We left the museum and the boys had to have McDonalds.  We topped it off with a coffee from Starbucks completing our American meal. I went home to relax and then we all met up for dinner for another episode of eating and drinking our way through China.

March 11th Nanjing @ Zebra Bar w/Car, Car, Cars & Outdoor Cooperation Society

The adventure continues.  On Tuesday we left Shanghai for the remainder of the tour and traveled up country towards Beijing by high-speed train.

Our first stop is Nanjing, a beautiful town about 2 hours north of Shanghai. Nanjing seemed like the China I had been expecting, what with many old Chinese buildings built in the traditional style. Nanjing is also on the Yangtze River, one of China’s most emblematic waterways. Now it seemed like we were really in China. We were staying at a hostel, which was very cool.  We were on our own now accompanied only by Pete who came with us to road manage.  Chachy, Dave & Jimmy had to stay behind and work, but we would meet up with them again on Friday in Qingdao.  There were the five of us in the room plus 3 Chinese young men.

Indeed we were seeing the real China.  There were all these young people at the hostel who were traveling around, much like any other hostel you might walk into. The young Chinese people seem very cool.  Dressed smartly, they were not loud and boisterous, but were having a good time.

The Zebra Bar was new but it looked like it had been closed for many years and dust could be found on all the amps and drums. The layout was cool with multi-level seating areas but the crowd pretty much ignored us in favour of their cell phones.  It is a worldwide epidemic with the phones.

I didn’t catch much of Outdoor Cooperation Society.  They seemed like your average indy type band.  Car, Car, Cars were a duo with a girl drummer, more along the lines of Suicide.  I could definitely see them playing in New York. I broke something like 3 strings and we called it a night two thirds of the way through the set, but no one minded.  After the show I got to meet Yang Haisong of PK14, one of the big bands in China.  Yang had helped Chachy get a lot of our shows together, he is totally cool and I am happy he got to check us out!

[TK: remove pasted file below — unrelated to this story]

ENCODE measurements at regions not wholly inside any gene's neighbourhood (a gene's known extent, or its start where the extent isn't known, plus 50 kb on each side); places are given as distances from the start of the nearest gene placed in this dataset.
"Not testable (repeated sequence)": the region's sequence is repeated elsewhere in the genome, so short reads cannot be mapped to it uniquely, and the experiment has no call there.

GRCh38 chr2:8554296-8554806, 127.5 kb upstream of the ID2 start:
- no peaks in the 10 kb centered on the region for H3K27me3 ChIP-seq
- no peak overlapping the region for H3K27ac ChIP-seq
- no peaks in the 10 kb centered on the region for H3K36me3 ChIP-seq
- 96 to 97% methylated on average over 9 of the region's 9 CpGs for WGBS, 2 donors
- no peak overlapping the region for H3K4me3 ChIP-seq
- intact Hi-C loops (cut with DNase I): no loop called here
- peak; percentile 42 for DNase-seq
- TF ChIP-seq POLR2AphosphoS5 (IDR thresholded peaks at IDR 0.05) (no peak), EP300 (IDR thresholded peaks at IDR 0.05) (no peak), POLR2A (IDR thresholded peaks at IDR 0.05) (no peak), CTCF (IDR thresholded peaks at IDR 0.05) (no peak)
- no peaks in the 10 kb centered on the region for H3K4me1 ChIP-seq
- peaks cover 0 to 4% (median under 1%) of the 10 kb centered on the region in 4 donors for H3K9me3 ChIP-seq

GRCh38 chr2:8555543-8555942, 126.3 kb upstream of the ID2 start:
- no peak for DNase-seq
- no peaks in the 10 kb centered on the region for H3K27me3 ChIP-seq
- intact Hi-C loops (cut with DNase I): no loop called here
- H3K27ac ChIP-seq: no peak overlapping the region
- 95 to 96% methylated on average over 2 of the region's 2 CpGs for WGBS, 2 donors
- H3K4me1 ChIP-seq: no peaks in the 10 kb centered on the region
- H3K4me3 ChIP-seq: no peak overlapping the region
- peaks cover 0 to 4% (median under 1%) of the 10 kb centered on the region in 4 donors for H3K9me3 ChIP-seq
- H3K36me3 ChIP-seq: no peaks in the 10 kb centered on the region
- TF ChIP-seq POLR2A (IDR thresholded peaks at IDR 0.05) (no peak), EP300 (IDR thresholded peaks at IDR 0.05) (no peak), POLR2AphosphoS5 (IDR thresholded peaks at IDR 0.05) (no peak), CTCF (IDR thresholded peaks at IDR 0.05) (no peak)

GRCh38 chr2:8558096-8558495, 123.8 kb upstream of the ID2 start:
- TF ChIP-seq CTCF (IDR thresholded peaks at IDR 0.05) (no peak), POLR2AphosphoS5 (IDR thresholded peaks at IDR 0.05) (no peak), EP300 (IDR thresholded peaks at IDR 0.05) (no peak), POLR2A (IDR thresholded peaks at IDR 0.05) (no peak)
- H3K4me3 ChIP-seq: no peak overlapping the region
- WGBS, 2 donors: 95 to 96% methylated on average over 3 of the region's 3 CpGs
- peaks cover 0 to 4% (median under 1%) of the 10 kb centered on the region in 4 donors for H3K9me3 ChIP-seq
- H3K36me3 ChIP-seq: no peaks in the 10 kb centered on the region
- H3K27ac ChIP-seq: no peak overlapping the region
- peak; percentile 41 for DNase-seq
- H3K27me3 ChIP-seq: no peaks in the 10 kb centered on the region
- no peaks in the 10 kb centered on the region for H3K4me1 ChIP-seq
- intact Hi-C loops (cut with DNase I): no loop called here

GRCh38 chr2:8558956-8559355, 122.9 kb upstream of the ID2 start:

We then went to a Japanese Ramen House and had a late dinner.  There is no such thing as a day without good food here in China. 

March 12th Vox Club Wuhan w/Nut Shell

  • Paul Collins

    With his new friends at Club Vox in Wuhan
    March 12, 2014

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It was another quick train ride to Wuhan.  The trains are great here, the stations are huge and very clean and very easy to negotiate.  On the second floor, atrium style, there all the food shops where you can get a good meal while waiting for your train.

From the station we went right to the Vox Club.  The hotel was right next door – I love a gig like this. The Vox Club is one of the best clubs I have ever played anywhere. They did something I had never seen before. After checking the drums and bass they had us each check our guitars with the snare drum. Pete said it was the best sound so far. The establishment looks and feels like a real down and dirty rock club, all wood with a great looking bar.

Opening band Nut Shell was the most rock ’n’ roll of all the groups we had played with.  A trio with a very nice and cute girl on bass, their set was split between their own originals and punky covers of songs by Green Day and the like which they played with abandon. They were huge fans and very excited to be sharing the stage with us. We put on a rocking good show and the 80 or more kids in the place had a blast with us. It was a very good turnout for a Wednesday night, so the club was happy.